2.4 Motor Mods
It's great to have such a knowledgeable resource and addition to the
already wonderful I.H.R. I entered the world of performance boating
the summer of 2000 with a purchase of a 1990 Vegas XT. The motor is
a stock 1990 Merc 200 Black Max with 6" set back, and it's turning a
14-1/4 x 27 Mazco. Coincidently, I store the boat in Richmond, MN,
and I sometimes frequent the Sauk River.
The original power head blew in 1994 and was replaced with a new power
head (#813043A89) that same year. First, based on the part number, can you
tell me if there are any notable differences between the newer power head
and the one it replaced? Second, I would like to start having some
minor motor modifications done. What types of beginner
mods would you suggest a guy like me start with?
If your boat is white with blues and a black tail, I know the boat. Your
new powerhead is basically the same with some piston and rod updates.
First thing would be make sure it has solid mounts. That motor likes a
little more compression. A set of Boyesen reeds of the rubber coated type
should be on the shopping list. I'd get rid of all the advance/retard
modules and run 25 degrees of timing. Chucking the oil injection would be
wise if you can live without it. I'd pull the liner and change the pipe to
a 41941 exhaust tuner. I'd leave the center stock and not drill the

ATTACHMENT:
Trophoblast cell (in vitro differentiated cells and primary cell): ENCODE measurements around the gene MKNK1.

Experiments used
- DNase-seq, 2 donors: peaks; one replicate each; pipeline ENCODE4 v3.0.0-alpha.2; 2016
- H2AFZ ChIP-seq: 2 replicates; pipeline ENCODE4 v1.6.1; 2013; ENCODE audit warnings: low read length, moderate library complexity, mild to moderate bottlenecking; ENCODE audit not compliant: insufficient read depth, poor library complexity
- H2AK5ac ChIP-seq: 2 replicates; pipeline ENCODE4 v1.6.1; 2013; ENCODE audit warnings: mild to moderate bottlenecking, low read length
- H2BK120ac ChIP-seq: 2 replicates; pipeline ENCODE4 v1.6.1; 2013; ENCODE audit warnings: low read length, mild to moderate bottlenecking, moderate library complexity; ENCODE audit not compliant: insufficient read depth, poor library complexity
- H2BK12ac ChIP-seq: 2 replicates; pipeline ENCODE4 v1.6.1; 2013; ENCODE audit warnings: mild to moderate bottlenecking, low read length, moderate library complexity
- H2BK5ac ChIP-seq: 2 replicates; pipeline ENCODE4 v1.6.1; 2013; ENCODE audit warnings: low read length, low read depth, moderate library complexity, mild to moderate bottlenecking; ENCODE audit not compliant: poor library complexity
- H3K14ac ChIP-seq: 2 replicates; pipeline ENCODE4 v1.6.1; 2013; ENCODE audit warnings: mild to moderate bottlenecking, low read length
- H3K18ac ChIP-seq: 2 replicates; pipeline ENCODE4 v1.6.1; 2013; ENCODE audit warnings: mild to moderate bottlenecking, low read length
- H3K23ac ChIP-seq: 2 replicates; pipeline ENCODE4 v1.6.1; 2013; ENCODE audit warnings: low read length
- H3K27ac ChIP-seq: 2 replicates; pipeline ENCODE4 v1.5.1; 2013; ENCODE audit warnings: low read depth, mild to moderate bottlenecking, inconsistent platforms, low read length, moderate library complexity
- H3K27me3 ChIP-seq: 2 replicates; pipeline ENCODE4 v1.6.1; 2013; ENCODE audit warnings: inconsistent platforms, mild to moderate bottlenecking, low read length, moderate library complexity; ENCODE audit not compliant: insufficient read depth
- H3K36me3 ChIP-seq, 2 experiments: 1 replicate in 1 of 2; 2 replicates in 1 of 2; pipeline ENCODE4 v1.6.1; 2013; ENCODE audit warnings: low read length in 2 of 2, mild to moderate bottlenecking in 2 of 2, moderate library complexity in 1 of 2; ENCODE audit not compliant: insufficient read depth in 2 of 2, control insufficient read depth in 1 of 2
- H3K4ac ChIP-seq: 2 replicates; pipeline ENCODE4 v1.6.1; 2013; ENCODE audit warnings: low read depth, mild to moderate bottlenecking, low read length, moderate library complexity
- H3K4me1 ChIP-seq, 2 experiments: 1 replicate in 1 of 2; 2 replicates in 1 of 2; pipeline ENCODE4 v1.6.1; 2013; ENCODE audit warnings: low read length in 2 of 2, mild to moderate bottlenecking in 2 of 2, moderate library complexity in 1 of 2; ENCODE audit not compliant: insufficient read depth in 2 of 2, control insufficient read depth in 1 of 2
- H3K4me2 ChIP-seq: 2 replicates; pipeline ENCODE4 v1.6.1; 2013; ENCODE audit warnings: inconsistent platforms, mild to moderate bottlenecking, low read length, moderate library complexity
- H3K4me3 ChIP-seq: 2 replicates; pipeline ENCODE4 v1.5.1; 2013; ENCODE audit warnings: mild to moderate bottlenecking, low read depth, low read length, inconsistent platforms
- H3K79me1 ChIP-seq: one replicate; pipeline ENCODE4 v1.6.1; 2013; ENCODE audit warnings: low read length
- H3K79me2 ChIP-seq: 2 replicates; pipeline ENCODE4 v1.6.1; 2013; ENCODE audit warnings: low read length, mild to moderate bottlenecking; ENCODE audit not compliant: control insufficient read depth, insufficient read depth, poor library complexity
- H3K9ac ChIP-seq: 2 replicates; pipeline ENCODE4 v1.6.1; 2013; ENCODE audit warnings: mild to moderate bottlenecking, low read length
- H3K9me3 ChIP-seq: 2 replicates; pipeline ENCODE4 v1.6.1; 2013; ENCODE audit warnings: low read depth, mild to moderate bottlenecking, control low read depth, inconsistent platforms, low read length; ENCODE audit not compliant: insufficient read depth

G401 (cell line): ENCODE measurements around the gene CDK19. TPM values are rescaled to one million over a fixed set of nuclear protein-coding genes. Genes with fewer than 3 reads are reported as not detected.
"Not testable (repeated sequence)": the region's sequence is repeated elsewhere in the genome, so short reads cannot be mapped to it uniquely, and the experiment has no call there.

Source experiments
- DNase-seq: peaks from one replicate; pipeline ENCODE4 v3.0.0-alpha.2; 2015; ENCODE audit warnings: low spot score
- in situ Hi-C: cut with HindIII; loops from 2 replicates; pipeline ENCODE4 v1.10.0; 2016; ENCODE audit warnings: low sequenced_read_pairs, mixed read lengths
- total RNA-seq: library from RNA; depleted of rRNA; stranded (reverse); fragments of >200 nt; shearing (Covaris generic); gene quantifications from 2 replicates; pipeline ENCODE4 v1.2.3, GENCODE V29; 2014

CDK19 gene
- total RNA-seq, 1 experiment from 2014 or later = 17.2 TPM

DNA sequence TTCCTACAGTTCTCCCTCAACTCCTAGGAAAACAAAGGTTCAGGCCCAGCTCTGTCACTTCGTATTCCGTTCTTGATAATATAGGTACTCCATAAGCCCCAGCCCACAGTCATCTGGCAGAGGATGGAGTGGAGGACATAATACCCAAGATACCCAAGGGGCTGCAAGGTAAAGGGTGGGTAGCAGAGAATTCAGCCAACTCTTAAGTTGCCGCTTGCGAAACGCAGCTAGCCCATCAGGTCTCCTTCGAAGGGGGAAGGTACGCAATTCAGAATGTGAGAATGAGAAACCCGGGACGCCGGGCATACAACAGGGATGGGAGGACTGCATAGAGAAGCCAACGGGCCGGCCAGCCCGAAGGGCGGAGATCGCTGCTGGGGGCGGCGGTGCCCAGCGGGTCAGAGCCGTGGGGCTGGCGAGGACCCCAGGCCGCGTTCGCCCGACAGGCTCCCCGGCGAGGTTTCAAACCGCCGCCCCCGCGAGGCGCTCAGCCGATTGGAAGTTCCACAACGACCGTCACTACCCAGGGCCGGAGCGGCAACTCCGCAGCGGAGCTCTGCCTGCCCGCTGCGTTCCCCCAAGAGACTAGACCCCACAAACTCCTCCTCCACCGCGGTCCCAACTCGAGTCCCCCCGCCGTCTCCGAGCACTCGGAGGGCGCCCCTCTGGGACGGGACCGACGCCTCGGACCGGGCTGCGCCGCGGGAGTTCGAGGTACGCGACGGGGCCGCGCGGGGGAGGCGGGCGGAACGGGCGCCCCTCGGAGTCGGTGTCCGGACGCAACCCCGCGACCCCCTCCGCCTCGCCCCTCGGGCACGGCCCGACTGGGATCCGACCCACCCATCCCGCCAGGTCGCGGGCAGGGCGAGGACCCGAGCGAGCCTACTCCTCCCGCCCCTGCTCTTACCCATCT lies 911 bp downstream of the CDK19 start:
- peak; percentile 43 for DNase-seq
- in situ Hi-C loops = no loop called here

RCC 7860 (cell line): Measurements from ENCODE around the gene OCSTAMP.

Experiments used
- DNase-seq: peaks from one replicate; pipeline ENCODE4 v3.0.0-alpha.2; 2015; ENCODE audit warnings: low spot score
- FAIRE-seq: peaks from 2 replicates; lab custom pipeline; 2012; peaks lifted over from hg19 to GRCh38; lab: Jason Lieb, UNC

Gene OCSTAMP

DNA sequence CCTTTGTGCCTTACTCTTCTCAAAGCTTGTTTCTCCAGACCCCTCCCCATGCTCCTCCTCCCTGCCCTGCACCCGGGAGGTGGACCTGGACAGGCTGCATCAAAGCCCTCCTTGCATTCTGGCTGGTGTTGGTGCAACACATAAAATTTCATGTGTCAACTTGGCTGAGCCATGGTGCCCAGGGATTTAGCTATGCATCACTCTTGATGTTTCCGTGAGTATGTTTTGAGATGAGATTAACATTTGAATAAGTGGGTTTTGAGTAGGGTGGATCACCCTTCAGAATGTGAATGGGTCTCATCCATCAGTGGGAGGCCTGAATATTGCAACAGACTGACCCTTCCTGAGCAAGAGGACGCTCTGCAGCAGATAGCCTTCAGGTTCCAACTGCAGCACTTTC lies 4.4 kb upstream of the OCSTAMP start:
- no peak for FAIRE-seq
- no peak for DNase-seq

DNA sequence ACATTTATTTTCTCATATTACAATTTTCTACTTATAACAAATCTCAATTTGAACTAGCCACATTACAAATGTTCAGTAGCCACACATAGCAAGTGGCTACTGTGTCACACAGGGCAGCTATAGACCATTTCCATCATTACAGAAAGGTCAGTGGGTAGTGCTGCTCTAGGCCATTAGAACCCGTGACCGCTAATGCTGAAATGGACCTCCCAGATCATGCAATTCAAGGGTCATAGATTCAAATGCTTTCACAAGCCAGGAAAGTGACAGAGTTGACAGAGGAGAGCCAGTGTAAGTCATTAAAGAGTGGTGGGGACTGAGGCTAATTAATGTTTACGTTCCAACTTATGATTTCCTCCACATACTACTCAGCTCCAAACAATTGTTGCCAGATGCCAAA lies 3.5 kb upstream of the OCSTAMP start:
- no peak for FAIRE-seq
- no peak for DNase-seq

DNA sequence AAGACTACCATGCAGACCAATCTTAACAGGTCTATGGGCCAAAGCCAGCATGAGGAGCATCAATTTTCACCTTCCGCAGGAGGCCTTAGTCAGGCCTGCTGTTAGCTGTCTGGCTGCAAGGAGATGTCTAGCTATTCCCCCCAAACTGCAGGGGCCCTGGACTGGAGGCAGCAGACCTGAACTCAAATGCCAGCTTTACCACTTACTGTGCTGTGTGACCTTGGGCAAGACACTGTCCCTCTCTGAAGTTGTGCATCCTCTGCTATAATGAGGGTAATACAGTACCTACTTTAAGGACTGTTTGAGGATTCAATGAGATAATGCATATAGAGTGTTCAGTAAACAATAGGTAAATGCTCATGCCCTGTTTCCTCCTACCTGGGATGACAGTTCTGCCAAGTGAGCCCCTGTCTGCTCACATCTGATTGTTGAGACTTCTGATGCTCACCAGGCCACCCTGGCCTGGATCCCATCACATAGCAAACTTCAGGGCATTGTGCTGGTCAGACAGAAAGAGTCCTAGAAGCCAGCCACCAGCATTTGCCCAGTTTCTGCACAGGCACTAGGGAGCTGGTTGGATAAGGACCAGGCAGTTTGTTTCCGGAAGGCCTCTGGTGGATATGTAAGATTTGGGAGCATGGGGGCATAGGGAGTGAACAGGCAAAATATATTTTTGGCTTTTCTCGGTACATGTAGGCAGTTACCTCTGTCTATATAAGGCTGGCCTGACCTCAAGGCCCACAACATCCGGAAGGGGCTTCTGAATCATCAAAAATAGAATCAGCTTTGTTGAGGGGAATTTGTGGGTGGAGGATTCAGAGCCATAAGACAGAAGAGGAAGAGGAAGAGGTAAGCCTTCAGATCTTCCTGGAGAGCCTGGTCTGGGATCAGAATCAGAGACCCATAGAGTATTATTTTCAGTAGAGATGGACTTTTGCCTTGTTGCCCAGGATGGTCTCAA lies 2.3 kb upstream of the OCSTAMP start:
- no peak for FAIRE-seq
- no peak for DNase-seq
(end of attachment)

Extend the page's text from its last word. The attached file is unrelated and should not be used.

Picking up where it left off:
exhaust relief holes as they just make noise and no power gain. You would
kind of end up with a homemade promax. On a Vegas that should get you past
80. Drop by sometime if you want. We have a hotboat club that has a few
rallies on Gull and Whitefish lakes. It would be great to see you there.
Mostly just general boating and relaxing fun with up to 45 other boaters.
Sometimes I bring a bunch of props to try for people to experiment.
Hope this helps and hope to
whatever questions you have to IHRTechTalk@yahoo.com.
All questions and answers selected will be displayed on this page as they
come in. Note: though all boaters are welcome, priority may be given to
members. Randy can not be held responsible for any advice
given. Though his information and expertise is second to none, he
has no control over what you do with your boat. It is up to you to
boat safely and act responsibly, and his advice is only to be used as a
guidance for your high performance boat/motor of which you are the one
responsible for the risks involved.